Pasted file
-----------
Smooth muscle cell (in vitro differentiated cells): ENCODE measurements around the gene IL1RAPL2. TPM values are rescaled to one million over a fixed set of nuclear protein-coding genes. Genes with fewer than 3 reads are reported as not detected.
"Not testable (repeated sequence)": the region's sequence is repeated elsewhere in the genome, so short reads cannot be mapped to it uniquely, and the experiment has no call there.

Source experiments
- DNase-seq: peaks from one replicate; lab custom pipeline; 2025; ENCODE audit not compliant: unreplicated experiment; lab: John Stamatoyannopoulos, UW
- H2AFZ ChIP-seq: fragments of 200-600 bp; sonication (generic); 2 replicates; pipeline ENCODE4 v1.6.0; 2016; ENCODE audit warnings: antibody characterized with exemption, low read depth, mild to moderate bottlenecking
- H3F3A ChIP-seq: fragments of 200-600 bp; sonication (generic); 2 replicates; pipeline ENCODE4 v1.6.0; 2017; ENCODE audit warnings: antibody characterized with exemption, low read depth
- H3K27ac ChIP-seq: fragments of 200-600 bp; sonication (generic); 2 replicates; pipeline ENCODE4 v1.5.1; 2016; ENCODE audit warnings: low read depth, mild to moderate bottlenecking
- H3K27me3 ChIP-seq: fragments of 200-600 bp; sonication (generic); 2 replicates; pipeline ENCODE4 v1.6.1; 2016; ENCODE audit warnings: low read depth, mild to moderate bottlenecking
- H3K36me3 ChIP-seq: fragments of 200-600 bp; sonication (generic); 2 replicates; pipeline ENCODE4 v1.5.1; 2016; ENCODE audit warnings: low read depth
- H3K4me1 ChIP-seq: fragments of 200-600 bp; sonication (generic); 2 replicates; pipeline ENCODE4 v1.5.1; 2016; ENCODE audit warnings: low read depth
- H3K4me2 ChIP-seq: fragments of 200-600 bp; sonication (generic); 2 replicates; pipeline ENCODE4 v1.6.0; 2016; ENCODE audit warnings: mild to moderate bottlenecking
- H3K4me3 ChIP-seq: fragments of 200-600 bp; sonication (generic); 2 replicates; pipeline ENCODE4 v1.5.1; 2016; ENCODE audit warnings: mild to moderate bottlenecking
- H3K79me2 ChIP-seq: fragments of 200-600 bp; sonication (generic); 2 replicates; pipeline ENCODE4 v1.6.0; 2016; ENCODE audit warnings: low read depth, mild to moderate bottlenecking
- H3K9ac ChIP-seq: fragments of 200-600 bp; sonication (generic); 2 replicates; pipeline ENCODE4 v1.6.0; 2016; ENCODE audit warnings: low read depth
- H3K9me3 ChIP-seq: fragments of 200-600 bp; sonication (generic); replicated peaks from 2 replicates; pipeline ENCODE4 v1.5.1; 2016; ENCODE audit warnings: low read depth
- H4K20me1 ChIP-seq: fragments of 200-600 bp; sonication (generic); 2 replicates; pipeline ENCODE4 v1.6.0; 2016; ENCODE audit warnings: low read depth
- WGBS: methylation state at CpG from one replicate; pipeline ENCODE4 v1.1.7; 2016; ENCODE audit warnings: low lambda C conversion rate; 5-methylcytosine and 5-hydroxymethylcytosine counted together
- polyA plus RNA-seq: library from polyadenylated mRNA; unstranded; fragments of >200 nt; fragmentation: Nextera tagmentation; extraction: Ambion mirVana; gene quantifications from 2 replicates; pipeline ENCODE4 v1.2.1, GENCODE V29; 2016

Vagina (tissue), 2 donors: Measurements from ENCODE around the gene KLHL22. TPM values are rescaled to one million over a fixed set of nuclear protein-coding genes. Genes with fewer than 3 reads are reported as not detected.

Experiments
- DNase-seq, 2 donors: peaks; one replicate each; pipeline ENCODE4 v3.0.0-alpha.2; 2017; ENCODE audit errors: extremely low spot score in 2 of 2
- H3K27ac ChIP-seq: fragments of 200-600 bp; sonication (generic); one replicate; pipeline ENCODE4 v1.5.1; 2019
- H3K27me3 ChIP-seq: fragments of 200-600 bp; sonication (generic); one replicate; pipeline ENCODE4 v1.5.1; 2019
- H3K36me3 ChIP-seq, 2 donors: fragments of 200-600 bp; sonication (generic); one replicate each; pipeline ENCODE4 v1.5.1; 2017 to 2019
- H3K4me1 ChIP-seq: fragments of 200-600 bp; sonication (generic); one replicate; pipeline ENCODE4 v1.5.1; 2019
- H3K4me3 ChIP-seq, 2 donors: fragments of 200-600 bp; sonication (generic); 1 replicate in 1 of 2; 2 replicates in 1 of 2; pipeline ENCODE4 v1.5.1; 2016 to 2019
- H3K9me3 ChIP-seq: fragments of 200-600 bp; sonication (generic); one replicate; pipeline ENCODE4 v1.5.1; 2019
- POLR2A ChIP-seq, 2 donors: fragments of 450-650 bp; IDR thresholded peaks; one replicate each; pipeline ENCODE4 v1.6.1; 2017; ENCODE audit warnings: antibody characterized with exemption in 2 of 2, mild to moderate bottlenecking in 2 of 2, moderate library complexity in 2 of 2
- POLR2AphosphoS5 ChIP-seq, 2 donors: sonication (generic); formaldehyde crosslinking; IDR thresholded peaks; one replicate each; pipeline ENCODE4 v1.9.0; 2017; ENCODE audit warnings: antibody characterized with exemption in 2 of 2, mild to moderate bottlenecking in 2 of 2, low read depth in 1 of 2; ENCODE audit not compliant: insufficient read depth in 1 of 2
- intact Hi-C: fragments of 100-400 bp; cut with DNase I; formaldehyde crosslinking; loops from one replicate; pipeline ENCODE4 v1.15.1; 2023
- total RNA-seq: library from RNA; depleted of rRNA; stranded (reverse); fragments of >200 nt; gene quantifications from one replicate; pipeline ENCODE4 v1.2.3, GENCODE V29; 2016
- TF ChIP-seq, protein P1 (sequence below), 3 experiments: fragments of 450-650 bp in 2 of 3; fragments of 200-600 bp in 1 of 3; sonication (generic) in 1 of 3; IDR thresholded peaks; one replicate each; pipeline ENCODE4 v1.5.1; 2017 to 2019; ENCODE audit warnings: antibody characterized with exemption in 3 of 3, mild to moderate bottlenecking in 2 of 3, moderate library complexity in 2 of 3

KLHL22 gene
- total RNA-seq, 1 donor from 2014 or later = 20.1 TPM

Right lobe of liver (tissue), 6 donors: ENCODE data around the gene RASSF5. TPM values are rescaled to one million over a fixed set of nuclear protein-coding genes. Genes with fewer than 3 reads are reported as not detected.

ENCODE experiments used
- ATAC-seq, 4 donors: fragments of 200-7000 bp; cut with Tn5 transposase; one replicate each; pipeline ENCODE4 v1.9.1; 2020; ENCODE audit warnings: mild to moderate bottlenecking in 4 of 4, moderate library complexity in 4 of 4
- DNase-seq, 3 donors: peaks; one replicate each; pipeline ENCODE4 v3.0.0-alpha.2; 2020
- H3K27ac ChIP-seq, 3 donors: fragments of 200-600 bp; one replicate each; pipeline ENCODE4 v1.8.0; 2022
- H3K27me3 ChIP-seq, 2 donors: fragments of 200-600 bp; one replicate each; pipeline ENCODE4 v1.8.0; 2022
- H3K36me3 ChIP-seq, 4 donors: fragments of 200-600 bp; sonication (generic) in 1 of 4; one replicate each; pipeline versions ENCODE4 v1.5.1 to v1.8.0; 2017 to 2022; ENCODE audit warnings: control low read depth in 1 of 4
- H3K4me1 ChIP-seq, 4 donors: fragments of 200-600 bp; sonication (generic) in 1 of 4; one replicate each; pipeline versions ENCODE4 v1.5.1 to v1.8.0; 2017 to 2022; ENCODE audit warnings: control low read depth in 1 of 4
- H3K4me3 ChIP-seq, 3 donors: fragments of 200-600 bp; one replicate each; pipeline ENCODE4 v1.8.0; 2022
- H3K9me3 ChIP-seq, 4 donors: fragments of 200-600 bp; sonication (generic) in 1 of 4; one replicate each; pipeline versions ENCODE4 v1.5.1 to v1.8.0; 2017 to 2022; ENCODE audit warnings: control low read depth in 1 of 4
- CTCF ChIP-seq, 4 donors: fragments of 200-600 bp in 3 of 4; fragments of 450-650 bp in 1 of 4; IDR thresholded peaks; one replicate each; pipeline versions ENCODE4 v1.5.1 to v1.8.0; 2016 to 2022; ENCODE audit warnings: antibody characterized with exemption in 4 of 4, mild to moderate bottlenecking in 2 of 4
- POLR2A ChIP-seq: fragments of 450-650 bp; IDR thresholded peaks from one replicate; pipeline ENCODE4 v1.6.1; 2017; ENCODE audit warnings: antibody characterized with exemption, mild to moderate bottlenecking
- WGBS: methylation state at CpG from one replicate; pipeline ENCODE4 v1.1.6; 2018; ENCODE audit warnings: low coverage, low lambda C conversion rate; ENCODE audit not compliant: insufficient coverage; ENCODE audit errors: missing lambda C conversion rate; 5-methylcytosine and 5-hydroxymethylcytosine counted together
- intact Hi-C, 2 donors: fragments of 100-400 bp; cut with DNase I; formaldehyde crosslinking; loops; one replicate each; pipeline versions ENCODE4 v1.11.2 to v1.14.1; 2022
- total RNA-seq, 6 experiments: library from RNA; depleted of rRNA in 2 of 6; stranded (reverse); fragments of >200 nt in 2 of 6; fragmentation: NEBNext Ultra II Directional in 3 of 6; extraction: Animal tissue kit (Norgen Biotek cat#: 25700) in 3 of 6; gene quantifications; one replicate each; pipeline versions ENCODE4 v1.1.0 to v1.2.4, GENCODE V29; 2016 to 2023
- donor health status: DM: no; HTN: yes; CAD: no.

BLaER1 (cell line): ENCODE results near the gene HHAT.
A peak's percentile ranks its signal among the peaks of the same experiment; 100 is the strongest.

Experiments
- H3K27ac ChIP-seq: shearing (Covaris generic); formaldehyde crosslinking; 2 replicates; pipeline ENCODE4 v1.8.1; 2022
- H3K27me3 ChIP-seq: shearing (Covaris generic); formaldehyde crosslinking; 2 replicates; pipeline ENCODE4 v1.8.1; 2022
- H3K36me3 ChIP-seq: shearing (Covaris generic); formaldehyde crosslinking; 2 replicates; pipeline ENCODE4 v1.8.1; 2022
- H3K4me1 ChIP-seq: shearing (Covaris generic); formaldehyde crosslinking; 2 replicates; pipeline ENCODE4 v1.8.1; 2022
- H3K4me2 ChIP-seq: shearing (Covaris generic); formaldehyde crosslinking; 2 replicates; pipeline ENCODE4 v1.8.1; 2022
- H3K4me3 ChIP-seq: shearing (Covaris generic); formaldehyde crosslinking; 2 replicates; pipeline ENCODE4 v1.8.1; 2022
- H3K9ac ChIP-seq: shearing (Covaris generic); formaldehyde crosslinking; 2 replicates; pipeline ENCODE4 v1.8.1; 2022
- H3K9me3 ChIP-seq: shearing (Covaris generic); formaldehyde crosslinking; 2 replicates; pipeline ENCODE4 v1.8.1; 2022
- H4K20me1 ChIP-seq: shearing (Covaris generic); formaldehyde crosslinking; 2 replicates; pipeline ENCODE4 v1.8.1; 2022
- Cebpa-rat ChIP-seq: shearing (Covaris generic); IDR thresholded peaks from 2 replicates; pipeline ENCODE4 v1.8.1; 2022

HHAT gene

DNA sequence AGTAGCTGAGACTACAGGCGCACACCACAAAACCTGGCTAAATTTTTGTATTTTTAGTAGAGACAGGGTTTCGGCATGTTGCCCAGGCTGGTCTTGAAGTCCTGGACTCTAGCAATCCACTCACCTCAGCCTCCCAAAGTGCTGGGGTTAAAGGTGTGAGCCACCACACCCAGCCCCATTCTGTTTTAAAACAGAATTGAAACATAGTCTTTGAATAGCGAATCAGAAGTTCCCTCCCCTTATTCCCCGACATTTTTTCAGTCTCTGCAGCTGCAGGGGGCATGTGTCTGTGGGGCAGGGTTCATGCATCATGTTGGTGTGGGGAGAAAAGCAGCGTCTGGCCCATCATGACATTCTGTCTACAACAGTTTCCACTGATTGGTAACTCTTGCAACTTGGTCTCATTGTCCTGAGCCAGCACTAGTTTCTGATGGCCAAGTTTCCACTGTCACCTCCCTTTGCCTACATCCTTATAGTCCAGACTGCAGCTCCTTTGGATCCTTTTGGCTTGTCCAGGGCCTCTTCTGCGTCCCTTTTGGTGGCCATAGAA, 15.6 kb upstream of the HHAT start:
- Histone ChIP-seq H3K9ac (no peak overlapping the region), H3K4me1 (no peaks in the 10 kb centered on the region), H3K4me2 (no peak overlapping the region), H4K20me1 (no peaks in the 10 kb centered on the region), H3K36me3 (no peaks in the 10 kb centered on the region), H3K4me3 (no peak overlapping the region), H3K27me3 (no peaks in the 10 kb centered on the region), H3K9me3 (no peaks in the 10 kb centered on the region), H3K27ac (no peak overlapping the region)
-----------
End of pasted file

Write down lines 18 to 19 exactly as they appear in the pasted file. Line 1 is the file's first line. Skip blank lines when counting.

- polyA plus RNA-seq: library from polyadenylated mRNA; unstranded; fragments of >200 nt; fragmentation: Nextera tagmentation; extraction: Ambion mirVana; gene quantifications from 2 replicates; pipeline ENCODE4 v1.2.1, GENCODE V29; 2016

Vagina (tissue), 2 donors: Measurements from ENCODE around the gene KLHL22. TPM values are rescaled to one million over a fixed set of nuclear protein-coding genes. Genes with fewer than 3 reads are reported as not detected.